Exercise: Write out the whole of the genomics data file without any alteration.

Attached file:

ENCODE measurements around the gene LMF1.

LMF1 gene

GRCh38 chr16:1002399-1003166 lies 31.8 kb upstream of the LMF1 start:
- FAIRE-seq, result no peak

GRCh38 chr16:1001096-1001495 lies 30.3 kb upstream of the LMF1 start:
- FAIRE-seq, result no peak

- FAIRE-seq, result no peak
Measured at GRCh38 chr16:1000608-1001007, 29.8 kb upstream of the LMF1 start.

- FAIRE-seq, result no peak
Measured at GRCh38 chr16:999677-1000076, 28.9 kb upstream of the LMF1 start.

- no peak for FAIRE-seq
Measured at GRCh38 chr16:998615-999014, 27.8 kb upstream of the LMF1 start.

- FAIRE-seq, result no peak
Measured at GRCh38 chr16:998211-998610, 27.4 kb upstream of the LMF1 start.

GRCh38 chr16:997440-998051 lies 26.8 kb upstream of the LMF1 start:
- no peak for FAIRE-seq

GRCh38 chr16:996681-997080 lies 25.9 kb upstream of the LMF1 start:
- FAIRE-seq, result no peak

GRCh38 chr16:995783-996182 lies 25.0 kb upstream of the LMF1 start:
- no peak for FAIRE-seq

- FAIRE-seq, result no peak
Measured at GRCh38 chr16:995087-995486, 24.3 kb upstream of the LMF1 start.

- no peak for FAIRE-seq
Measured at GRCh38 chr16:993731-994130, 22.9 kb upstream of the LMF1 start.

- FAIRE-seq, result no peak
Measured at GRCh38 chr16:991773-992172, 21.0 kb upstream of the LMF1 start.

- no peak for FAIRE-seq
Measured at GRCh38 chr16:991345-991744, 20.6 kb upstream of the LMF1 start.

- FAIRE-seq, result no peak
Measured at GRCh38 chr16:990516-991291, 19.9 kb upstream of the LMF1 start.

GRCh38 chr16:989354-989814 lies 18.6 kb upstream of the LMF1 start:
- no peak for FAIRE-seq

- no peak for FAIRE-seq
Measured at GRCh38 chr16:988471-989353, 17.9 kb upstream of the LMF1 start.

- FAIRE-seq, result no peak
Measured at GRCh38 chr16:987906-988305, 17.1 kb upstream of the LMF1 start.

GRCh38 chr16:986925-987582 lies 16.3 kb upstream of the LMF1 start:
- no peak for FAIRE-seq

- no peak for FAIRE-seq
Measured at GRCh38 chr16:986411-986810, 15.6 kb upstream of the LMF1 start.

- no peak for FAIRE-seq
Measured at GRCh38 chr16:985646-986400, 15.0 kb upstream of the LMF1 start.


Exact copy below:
ENCODE measurements around the gene LMF1.

LMF1 gene

GRCh38 chr16:1002399-1003166 lies 31.8 kb upstream of the LMF1 start:
- FAIRE-seq, result no peak

GRCh38 chr16:1001096-1001495 lies 30.3 kb upstream of the LMF1 start:
- FAIRE-seq, result no peak

- FAIRE-seq, result no peak
Measured at GRCh38 chr16:1000608-1001007, 29.8 kb upstream of the LMF1 start.

- FAIRE-seq, result no peak
Measured at GRCh38 chr16:999677-1000076, 28.9 kb upstream of the LMF1 start.

- no peak for FAIRE-seq
Measured at GRCh38 chr16:998615-999014, 27.8 kb upstream of the LMF1 start.

- FAIRE-seq, result no peak
Measured at GRCh38 chr16:998211-998610, 27.4 kb upstream of the LMF1 start.

GRCh38 chr16:997440-998051 lies 26.8 kb upstream of the LMF1 start:
- no peak for FAIRE-seq

GRCh38 chr16:996681-997080 lies 25.9 kb upstream of the LMF1 start:
- FAIRE-seq, result no peak

GRCh38 chr16:995783-996182 lies 25.0 kb upstream of the LMF1 start:
- no peak for FAIRE-seq

- FAIRE-seq, result no peak
Measured at GRCh38 chr16:995087-995486, 24.3 kb upstream of the LMF1 start.

- no peak for FAIRE-seq
Measured at GRCh38 chr16:993731-994130, 22.9 kb upstream of the LMF1 start.

- FAIRE-seq, result no peak
Measured at GRCh38 chr16:991773-992172, 21.0 kb upstream of the LMF1 start.

- no peak for FAIRE-seq
Measured at GRCh38 chr16:991345-991744, 20.6 kb upstream of the LMF1 start.

- FAIRE-seq, result no peak
Measured at GRCh38 chr16:990516-991291, 19.9 kb upstream of the LMF1 start.

GRCh38 chr16:989354-989814 lies 18.6 kb upstream of the LMF1 start:
- no peak for FAIRE-seq

- no peak for FAIRE-seq
Measured at GRCh38 chr16:988471-989353, 17.9 kb upstream of the LMF1 start.

- FAIRE-seq, result no peak
Measured at GRCh38 chr16:987906-988305, 17.1 kb upstream of the LMF1 start.

GRCh38 chr16:986925-987582 lies 16.3 kb upstream of the LMF1 start:
- no peak for FAIRE-seq

- no peak for FAIRE-seq
Measured at GRCh38 chr16:986411-986810, 15.6 kb upstream of the LMF1 start.

- no peak for FAIRE-seq
Measured at GRCh38 chr16:985646-986400, 15.0 kb upstream of the LMF1 start.